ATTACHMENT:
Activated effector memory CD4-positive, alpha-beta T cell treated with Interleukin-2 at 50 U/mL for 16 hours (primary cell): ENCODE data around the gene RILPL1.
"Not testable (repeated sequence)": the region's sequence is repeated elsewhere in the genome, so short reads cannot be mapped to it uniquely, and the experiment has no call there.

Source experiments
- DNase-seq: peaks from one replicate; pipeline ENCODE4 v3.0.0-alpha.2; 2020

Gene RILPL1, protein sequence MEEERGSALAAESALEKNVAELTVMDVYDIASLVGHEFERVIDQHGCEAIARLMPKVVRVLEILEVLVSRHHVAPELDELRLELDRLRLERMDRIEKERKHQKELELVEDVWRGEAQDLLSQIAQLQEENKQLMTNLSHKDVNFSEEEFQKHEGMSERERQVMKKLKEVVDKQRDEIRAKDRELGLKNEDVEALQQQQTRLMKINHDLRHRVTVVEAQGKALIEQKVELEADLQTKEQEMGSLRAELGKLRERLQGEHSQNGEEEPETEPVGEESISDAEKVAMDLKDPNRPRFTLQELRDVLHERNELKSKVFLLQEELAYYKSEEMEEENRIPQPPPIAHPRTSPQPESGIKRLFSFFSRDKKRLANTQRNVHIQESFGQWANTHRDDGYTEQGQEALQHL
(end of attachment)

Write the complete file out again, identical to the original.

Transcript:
Activated effector memory CD4-positive, alpha-beta T cell treated with Interleukin-2 at 50 U/mL for 16 hours (primary cell): ENCODE data around the gene RILPL1.
"Not testable (repeated sequence)": the region's sequence is repeated elsewhere in the genome, so short reads cannot be mapped to it uniquely, and the experiment has no call there.

Source experiments
- DNase-seq: peaks from one replicate; pipeline ENCODE4 v3.0.0-alpha.2; 2020

Gene RILPL1, protein sequence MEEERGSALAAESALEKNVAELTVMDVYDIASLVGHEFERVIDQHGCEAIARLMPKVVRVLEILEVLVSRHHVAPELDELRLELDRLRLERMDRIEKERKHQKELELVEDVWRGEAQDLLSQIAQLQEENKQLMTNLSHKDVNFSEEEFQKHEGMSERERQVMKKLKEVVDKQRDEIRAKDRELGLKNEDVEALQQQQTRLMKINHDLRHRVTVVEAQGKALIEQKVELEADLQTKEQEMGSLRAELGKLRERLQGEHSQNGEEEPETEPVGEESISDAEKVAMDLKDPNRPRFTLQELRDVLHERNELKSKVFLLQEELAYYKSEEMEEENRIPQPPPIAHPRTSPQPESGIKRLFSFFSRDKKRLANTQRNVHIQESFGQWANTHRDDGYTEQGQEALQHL